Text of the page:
Fighting for Foxes - Logistics

30-45 minutes


Copy of the Fighting for Foxes article (downloadable from the summary page or from Smithsonian Magazine).
Copy of the Reading Questions .

Sub Plan - Fighting for Foxes


In order to help understand the complexity of the issues surrounding protecting endangered species, students read an article about the Channel Island fox published in the Smithsonian magazine in October 2004. They create and use food webs to better understand the reasons for the foxes decline. This is a superb follow up to the Food Webs activity.

Field Trip - Point Reyes


This section will give you information to help you plan a field trip to Point Reyes National Seashore. My classes went to Point Reyes for an overnight camping trip between lessons 7 and 8. The first day, we went to the Bear Valley Visitor Center and did a ranger led program called Monitoring Creek Health. After creek monitoring, we played and hiked at Linmatour beach before retiring to our campsite. The following day, we took a kayaking tour of Tomales Bay. Our kayaking guides taught the students about the wildlife and geology of the area throughout the trip. The happy and exhausted students and teacher then made their way back to school.

6. Food Webs - Getting Ready

Getting Ready
For organism research

  1. Create a list of organisms for your students to research.
  2. If you plan to have students pick an organism out of a hat, create slips of paper for each organism.
  3. Collect published field guides for students to use.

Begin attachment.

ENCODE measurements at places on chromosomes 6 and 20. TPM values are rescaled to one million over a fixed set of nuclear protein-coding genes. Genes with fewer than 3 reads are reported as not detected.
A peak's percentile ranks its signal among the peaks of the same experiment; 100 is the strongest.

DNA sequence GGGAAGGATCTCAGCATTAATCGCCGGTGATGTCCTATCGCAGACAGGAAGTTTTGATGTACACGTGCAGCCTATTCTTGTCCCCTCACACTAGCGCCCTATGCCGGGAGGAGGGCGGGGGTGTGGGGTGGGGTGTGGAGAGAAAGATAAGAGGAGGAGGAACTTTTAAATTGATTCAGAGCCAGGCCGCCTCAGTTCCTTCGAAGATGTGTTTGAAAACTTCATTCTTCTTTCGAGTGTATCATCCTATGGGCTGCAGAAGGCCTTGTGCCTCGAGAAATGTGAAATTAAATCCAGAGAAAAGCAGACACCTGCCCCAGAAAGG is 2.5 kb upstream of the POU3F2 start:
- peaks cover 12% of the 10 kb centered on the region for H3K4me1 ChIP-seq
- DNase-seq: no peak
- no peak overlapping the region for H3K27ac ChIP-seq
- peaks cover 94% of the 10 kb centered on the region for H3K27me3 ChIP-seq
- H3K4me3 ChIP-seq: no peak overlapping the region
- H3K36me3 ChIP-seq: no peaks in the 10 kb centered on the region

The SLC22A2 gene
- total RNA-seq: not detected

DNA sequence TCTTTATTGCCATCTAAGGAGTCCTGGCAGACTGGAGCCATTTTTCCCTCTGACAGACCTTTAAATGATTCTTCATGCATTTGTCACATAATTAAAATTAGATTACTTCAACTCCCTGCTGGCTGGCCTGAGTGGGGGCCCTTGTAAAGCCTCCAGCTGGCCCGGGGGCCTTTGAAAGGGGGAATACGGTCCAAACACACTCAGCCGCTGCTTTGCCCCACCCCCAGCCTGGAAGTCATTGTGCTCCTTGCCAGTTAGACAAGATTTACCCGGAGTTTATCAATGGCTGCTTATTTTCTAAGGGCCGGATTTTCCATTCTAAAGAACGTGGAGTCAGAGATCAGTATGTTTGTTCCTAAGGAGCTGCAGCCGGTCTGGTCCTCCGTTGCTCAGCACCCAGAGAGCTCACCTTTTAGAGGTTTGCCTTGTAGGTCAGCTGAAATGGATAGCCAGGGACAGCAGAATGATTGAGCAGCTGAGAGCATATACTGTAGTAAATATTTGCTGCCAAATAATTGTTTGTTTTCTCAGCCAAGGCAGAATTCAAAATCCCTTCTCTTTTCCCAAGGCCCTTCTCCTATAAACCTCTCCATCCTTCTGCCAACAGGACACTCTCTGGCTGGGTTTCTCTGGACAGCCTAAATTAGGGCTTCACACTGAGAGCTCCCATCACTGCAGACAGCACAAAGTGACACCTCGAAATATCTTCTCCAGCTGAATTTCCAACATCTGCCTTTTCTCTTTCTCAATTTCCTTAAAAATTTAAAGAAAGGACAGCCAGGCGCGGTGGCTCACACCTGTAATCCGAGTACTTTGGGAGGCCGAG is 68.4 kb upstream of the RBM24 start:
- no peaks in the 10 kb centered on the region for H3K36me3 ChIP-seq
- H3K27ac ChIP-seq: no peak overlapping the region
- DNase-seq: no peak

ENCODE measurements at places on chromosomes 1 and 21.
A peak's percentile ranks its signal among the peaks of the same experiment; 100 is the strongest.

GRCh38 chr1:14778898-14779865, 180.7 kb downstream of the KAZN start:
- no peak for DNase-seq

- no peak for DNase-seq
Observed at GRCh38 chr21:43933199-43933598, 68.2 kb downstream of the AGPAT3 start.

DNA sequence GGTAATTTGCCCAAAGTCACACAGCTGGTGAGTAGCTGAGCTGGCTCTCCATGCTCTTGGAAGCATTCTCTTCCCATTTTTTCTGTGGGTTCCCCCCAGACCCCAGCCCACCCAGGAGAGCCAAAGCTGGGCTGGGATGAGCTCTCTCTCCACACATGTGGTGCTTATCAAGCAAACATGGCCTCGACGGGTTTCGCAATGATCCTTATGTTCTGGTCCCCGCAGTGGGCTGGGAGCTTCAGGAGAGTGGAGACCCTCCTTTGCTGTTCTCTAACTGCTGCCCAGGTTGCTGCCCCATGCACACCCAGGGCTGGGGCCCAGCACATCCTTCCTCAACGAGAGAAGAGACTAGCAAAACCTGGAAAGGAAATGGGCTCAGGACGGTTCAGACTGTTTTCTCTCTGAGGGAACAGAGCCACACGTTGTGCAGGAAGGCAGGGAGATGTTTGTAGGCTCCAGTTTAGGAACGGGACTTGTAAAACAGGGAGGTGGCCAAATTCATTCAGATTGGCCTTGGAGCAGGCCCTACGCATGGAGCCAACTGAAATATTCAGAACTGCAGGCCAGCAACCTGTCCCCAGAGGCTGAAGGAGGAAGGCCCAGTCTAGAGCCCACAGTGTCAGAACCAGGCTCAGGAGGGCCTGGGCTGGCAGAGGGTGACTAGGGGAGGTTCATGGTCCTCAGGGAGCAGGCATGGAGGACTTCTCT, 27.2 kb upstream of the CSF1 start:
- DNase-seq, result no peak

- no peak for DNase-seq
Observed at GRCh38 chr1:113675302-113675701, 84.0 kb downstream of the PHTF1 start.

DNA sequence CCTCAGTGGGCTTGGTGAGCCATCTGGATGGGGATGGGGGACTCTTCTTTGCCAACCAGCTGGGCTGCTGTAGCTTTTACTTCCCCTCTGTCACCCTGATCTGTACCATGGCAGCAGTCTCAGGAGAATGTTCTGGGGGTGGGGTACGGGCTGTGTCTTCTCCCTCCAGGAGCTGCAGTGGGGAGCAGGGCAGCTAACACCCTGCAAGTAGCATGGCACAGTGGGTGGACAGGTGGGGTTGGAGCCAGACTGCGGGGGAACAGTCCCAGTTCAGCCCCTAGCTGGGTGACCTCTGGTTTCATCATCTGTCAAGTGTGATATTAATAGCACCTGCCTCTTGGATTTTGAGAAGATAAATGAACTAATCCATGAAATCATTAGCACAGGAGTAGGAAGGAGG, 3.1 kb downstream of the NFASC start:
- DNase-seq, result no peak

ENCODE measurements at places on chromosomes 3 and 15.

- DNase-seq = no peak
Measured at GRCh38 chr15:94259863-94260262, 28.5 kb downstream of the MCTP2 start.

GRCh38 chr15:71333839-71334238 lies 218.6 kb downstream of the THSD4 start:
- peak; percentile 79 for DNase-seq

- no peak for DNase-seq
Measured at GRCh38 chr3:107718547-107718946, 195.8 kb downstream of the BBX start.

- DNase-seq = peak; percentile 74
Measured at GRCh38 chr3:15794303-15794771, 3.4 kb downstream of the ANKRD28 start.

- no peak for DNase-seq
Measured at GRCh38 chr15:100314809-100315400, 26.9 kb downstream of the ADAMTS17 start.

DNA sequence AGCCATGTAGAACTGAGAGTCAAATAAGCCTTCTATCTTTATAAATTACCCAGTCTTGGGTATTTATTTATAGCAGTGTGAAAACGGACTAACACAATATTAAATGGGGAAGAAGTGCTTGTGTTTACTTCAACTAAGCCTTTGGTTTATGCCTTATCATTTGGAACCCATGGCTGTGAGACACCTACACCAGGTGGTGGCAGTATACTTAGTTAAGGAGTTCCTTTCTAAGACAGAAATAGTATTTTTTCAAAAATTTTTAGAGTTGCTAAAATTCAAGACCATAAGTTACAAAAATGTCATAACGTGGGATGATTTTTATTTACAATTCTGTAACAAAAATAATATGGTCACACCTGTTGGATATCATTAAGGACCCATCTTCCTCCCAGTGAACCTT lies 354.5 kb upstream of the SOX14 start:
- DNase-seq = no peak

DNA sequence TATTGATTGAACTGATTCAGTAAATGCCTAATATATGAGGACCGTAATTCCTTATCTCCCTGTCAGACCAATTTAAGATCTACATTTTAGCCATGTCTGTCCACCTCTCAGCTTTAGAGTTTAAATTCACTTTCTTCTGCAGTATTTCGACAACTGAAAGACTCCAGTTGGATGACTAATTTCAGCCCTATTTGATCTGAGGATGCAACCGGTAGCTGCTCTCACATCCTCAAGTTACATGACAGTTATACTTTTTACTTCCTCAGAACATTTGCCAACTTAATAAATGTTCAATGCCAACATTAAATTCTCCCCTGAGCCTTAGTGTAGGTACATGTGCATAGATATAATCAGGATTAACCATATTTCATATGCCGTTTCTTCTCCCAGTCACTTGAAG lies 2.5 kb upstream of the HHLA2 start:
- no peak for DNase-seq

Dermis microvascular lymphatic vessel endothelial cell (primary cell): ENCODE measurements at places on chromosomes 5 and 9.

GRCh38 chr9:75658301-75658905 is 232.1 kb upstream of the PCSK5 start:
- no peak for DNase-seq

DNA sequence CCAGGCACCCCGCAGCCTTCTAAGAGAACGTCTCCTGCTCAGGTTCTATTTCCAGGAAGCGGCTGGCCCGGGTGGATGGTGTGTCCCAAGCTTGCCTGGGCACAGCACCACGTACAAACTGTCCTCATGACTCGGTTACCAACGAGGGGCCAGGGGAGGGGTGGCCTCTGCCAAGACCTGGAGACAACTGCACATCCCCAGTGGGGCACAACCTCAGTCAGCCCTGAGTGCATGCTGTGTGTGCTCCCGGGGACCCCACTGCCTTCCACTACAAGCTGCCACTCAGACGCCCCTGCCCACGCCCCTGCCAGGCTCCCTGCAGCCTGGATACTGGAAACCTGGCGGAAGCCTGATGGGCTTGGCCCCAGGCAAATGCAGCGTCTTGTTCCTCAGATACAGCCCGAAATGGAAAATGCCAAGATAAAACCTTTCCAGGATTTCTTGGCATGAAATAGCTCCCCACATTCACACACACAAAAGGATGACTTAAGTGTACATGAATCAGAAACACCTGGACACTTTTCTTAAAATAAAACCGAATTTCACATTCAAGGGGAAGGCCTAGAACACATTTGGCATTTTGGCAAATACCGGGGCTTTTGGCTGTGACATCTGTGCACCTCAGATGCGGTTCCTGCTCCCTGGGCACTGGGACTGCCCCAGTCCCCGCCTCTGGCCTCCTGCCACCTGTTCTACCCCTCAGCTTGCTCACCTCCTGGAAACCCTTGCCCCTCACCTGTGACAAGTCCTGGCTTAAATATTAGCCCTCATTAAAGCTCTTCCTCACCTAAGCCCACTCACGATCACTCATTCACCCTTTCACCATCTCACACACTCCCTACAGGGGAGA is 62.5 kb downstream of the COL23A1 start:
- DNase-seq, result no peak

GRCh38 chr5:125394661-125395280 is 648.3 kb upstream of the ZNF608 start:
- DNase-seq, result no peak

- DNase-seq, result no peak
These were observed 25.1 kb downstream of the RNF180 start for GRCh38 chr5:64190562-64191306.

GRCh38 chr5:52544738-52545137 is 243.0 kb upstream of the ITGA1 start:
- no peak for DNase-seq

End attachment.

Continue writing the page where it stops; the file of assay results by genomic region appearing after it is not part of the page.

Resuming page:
4. Make copies of the Field Guide pages for each student.
  5. Make 1 copy of a Field Guide page for an overhead.

6. Food Webs

In this 2-3 day activity, students choose an organism and research its life cycle, food chain, and habitat. The student research is assembled in 2 ways. First, the classroom is cleared of tables and chairs while students use their organisms to create a food web stretching the length and width of the classroom. Second, the pages are assembled to create a field guide for your local area or for a field trip into a state or national park nearby. I found this to be an extremely effective way to get students interested and excited about an upcoming field trip. I choose insects, birds, fish, mammals, amphibians, and reptiles commonly sighted at Point Reyes National Seashore for students to research a week before the scheduled field trip. On the field trip itself, students were very excited to spot their animals and the student who did the research would usually come forward to tell his or her classmates all about their organism.